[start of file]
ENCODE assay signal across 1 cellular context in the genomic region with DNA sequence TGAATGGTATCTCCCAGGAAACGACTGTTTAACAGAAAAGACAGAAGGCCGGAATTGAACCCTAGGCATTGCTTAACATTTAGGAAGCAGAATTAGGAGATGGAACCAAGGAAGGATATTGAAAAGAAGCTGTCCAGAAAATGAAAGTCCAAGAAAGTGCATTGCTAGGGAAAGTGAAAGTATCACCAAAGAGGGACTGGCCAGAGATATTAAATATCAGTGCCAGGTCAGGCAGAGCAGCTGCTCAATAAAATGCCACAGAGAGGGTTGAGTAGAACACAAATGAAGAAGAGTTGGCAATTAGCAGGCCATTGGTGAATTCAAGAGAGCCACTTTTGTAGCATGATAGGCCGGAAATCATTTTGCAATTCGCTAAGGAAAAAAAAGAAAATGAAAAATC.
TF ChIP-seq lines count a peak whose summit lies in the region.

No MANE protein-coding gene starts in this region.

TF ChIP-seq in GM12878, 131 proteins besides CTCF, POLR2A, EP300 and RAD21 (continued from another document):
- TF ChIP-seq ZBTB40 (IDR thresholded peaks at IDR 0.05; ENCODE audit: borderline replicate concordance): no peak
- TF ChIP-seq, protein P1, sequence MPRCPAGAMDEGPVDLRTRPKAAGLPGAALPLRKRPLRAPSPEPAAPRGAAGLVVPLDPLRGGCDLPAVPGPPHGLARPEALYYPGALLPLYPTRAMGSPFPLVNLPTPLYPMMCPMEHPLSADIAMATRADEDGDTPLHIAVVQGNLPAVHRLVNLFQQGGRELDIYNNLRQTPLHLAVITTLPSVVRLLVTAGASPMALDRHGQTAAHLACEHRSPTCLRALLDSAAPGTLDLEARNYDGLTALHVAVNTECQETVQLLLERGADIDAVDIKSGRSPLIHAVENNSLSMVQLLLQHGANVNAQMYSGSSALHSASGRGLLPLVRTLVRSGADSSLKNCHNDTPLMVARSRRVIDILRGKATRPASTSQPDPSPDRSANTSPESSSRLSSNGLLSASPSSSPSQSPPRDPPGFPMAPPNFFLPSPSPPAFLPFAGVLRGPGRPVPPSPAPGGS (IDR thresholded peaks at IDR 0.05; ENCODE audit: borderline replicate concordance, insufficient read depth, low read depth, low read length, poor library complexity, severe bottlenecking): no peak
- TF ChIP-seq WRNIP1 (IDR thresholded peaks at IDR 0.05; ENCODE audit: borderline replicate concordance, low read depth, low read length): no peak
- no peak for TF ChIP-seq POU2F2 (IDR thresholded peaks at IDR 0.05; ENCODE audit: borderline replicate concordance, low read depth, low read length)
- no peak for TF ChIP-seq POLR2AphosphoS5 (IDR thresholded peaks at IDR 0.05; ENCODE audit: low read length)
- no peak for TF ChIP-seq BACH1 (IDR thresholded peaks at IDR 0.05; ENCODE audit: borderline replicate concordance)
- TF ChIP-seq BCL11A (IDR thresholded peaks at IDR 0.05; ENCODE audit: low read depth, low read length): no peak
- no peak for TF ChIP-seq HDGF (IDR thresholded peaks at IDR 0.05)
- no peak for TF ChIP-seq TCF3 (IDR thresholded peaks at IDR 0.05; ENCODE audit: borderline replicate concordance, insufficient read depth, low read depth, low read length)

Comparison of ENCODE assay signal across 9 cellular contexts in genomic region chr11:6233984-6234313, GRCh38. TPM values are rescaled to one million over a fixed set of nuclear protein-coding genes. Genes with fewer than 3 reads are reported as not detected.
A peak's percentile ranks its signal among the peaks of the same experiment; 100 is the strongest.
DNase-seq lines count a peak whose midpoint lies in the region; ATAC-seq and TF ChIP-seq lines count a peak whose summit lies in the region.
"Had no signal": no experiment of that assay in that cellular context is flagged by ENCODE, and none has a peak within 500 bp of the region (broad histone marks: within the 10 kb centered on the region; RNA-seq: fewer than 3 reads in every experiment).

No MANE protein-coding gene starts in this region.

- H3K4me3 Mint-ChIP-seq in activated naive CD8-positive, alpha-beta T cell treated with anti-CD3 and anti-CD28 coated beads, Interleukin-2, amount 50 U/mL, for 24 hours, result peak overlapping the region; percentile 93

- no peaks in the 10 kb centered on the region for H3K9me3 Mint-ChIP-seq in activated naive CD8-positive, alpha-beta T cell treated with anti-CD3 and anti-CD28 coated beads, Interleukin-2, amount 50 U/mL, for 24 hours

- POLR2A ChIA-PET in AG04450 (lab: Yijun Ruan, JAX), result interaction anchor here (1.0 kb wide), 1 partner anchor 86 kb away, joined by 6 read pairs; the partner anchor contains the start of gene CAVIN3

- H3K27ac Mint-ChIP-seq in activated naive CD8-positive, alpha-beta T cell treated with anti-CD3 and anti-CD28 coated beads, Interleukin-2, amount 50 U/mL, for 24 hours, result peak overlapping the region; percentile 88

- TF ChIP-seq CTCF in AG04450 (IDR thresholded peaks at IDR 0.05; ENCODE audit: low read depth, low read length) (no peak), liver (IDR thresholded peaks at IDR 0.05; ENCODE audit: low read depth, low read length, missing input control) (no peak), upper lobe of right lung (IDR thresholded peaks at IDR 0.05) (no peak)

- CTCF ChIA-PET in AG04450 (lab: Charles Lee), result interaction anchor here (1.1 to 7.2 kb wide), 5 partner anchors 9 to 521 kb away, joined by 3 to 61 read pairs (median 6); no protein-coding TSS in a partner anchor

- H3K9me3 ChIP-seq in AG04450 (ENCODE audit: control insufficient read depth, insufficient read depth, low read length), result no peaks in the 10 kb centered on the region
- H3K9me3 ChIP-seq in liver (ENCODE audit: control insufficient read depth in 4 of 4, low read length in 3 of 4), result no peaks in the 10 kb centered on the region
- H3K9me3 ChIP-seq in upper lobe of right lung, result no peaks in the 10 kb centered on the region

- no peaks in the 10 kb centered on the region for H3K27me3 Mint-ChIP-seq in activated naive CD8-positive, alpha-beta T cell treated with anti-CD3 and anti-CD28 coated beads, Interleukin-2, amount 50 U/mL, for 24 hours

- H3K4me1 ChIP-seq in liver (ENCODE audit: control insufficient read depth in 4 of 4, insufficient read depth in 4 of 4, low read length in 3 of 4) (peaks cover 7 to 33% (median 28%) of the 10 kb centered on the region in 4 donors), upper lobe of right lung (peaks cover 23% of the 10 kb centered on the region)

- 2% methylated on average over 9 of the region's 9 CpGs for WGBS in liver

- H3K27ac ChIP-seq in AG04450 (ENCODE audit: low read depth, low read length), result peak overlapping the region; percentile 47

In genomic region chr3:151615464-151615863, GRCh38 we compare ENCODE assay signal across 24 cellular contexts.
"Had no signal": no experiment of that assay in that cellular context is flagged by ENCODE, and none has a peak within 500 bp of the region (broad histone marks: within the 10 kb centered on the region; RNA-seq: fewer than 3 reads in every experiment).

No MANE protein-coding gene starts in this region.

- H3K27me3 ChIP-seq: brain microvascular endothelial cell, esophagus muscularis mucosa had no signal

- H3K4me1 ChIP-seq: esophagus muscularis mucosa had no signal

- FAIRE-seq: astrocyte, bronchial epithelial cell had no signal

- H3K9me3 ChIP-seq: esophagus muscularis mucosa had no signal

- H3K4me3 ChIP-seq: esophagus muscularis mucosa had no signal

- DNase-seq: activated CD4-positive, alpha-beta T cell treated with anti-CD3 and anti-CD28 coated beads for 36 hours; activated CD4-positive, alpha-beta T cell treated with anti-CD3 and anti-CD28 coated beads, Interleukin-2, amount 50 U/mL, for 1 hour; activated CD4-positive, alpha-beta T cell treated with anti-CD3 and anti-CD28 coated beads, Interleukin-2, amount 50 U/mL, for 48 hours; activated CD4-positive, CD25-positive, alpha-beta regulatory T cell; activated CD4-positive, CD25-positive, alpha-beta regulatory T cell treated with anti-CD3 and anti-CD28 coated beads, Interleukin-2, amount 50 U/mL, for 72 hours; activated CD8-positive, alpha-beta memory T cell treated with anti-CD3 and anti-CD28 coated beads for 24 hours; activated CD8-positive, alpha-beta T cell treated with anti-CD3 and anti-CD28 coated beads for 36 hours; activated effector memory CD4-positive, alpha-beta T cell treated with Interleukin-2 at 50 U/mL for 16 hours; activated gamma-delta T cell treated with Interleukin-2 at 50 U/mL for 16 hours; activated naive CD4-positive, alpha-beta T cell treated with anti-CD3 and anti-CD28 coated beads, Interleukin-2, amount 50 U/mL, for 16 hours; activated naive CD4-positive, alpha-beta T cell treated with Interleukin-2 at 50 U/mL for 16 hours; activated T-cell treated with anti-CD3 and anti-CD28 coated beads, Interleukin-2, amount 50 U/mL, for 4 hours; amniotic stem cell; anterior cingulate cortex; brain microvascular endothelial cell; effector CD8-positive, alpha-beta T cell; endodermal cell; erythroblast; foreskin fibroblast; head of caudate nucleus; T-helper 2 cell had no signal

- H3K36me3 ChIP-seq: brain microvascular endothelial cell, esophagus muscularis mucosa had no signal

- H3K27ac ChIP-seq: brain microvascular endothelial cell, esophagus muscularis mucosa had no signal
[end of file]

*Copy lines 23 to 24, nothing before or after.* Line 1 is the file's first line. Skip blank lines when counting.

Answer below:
- TF ChIP-seq CTCF in AG04450 (IDR thresholded peaks at IDR 0.05; ENCODE audit: low read depth, low read length) (no peak), liver (IDR thresholded peaks at IDR 0.05; ENCODE audit: low read depth, low read length, missing input control) (no peak), upper lobe of right lung (IDR thresholded peaks at IDR 0.05) (no peak)

- CTCF ChIA-PET in AG04450 (lab: Charles Lee), result interaction anchor here (1.1 to 7.2 kb wide), 5 partner anchors 9 to 521 kb away, joined by 3 to 61 read pairs (median 6); no protein-coding TSS in a partner anchor